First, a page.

24 hours with Rama
A regular east Delhi household turned into a makeshift temple when they hosted Ramayan Paath, a continuous reading session of Ramcharitmanas, a Hindu epic on Lord Rama.entertainment Updated: Sep 28, 2010 00:51 IST
The other day, Pushpa Singh’s living room in Vasundhara Valley Apartment Society, near east Delhi’s Anand Vihar, was turned into a makeshift temple. She and her husband, Kshetra Pal, were hosting Ramayan Paath, a continuous reading session of Ramcharitmanas, a Hindu epic on Lord Rama.
Written in Avdhi, a Hindi-language dialect, it was composed by the 16th century saint-poet, Tulsi Das.
Living in a gated residential complex, the 63-year-old bridge champion sent telephone invites to friends, neighbours and also to the security guards of her ‘apartment society’. A priest was hired for a new pair of dhoti, kurta and Rs.101.
The Ramayan Paath is an important event in the Singh’s social calendar. Her daughter, son-in-law and granddaughter had come the day before. Her niece arrived from Aligarh. The reading lasts for 24 hours.
On the first day, Singh woke up at 4 am and supervised the cleaning of the entire house. The sofas and the coffee table in the living room were moved into her husband’s study. The satellite radio was shoved into the guestroom cupboard. The widescreen LCD television was shifted to the bedroom. The marble floor was filled with mattresses. The bronze statues of Lord Ram and his wife Sita were dressed in silk and installed on a wooden plank. A Christmas tree, decorated with Chinese lamps, was placed beside the idols.
“Christmas tree is for the show,” said Singh. “You need some decorations around the Gods.” The statues were also decked up with banana leaves, rice grains, tulsi plant, marigold flowers and other holy knick-knacks. Assembling them together was no easy task but Singh is an expert in all this. It has been 20 years, since she started annually hosting the Ramayan Paath. “It’s a matter of my feelings. I feel satisfied.”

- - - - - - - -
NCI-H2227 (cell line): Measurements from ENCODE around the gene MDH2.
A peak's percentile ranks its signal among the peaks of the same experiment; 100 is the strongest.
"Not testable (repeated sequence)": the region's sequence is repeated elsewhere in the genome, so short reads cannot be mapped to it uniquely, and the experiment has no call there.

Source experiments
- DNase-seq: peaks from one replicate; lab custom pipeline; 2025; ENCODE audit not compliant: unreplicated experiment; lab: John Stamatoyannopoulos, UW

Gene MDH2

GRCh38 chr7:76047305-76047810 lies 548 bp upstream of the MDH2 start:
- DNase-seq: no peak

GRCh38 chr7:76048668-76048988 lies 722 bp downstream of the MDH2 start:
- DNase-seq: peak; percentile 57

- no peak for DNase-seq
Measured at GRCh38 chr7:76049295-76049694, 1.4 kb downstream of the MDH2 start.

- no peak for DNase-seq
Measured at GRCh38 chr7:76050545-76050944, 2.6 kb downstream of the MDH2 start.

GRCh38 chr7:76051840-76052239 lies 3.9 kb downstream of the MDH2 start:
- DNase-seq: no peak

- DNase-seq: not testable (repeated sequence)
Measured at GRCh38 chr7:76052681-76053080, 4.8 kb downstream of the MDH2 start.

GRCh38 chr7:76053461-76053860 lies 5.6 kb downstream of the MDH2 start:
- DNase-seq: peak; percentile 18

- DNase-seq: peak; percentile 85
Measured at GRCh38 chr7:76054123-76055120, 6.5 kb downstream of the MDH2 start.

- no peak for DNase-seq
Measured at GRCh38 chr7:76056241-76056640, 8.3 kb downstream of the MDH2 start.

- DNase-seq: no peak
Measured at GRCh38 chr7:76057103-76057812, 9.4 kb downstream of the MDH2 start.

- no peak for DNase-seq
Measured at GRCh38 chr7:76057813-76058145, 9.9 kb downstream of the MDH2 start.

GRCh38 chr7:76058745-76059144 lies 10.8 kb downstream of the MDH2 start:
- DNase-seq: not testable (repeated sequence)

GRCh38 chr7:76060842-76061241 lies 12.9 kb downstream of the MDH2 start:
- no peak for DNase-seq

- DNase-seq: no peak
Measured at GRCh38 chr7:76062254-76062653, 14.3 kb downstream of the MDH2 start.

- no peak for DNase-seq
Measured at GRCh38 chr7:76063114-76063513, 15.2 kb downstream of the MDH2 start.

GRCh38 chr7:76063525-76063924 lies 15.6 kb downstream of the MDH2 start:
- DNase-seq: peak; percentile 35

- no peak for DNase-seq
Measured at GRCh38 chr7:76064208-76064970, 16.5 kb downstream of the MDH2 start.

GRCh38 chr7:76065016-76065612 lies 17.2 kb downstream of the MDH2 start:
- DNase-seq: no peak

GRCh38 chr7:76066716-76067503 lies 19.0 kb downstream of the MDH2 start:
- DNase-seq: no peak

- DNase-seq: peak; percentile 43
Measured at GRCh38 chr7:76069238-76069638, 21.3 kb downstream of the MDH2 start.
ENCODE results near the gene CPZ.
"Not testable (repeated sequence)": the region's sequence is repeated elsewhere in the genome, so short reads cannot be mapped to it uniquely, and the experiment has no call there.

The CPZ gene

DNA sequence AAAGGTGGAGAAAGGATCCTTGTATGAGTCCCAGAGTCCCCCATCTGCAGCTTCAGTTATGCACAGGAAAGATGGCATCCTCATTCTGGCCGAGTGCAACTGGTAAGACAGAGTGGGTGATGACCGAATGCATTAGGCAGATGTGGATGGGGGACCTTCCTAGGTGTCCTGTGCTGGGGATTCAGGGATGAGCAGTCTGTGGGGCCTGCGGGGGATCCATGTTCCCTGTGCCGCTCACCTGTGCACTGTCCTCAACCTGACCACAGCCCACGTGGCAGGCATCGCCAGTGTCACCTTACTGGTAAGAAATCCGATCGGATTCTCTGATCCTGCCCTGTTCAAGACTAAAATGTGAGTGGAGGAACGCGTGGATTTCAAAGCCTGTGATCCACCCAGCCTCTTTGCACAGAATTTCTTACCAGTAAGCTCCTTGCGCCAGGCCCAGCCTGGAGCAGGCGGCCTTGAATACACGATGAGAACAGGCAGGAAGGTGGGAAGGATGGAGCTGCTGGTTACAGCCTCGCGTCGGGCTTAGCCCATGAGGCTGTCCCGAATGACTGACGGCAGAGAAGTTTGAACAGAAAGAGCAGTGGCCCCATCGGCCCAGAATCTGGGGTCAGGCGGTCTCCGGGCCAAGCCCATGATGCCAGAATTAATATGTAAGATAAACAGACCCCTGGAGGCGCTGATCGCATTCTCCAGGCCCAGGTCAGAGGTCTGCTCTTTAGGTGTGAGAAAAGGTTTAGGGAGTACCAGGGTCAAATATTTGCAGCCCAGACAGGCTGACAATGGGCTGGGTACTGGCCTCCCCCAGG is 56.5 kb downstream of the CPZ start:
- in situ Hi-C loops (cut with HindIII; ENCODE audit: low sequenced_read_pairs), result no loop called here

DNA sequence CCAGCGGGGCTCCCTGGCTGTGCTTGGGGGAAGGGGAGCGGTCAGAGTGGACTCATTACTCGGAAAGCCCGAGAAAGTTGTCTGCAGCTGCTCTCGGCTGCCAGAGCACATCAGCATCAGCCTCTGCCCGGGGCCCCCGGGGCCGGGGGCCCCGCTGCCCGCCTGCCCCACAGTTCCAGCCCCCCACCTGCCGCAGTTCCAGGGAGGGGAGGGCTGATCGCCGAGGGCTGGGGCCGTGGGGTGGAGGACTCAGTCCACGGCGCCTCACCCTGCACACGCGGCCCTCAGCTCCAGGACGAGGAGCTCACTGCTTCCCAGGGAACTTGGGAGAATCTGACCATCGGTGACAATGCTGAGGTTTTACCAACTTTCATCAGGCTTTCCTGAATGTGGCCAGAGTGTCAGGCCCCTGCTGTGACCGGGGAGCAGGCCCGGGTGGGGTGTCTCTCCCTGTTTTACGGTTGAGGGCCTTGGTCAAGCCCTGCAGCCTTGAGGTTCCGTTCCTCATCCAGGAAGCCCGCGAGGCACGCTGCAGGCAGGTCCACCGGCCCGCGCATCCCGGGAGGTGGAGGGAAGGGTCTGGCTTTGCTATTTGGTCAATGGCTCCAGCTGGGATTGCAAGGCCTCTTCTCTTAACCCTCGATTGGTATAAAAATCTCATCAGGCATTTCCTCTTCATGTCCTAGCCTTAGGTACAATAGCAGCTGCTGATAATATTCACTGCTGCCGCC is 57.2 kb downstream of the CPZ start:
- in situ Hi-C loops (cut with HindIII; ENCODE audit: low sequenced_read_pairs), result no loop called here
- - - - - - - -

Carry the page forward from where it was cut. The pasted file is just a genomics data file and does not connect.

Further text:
Since she had 15 copies of the epic, Singh did not arrange for more books. Except during the night, the ‘temple’ remained moderately crowded. “Mrs Garg came; so did Negi Saheb and Tyagji,” says Singh, “Shuklaji’s wife, too, marked her presence, and Sunita had come with children.”
During these 24 hours, Singh slept for only two hours. “I had to make sure that the guests were served tea. And I also had to read.”
In the Paath, the legend of Ram — an obedient son, a faithful husband, a kind king and a nemesis to evil — is recited in a sing-song tune. “Besides its social message,” said Singh’s husband, “Ramayan Paath gives you peace.” During the reading, Tribuhavn, Singh’s son-in-law, provided a break by singing a devotional number that had references both to the Hindu and Muslim God: Ek tu hi bharosa, ek tu hi sahaara, Is tere jahan mein nahin koi hamaara, Eeshwar ya Allah, yeh pukaar sun le. [You are our only trust, you are our only support, We have no one in your world, O Eeshwar, or Allah, hear our call.]
Everyone clapped, including Singh’s 10-year-old grand-daughter, Paridhi. “But I can’t understand when they read from the book,” she says. “I don’t understand the Hindi of Ramayan Paath.”